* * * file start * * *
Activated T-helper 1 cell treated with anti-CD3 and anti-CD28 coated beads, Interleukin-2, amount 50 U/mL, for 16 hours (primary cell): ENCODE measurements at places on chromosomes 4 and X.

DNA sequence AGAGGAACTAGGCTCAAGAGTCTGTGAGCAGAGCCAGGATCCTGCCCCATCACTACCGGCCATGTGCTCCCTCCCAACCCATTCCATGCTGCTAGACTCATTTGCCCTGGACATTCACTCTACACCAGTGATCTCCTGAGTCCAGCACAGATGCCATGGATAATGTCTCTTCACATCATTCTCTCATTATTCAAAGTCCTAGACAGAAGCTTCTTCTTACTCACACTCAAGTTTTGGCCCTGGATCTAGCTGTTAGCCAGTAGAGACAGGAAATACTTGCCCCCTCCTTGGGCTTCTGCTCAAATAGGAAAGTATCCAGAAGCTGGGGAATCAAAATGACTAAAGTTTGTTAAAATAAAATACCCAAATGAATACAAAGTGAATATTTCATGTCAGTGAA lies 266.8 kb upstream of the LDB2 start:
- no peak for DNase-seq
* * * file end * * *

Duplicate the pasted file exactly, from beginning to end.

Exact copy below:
Activated T-helper 1 cell treated with anti-CD3 and anti-CD28 coated beads, Interleukin-2, amount 50 U/mL, for 16 hours (primary cell): ENCODE measurements at places on chromosomes 4 and X.

DNA sequence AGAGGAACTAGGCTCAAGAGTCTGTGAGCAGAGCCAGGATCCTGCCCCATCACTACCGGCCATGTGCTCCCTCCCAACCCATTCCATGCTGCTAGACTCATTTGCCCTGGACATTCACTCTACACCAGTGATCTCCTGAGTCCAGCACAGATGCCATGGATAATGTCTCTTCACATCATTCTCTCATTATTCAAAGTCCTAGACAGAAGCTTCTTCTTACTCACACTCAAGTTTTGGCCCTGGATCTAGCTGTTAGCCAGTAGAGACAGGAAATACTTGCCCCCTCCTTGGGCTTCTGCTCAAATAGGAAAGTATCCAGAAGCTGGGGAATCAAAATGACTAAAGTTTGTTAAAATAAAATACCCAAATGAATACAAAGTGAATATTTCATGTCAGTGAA lies 266.8 kb upstream of the LDB2 start:
- no peak for DNase-seq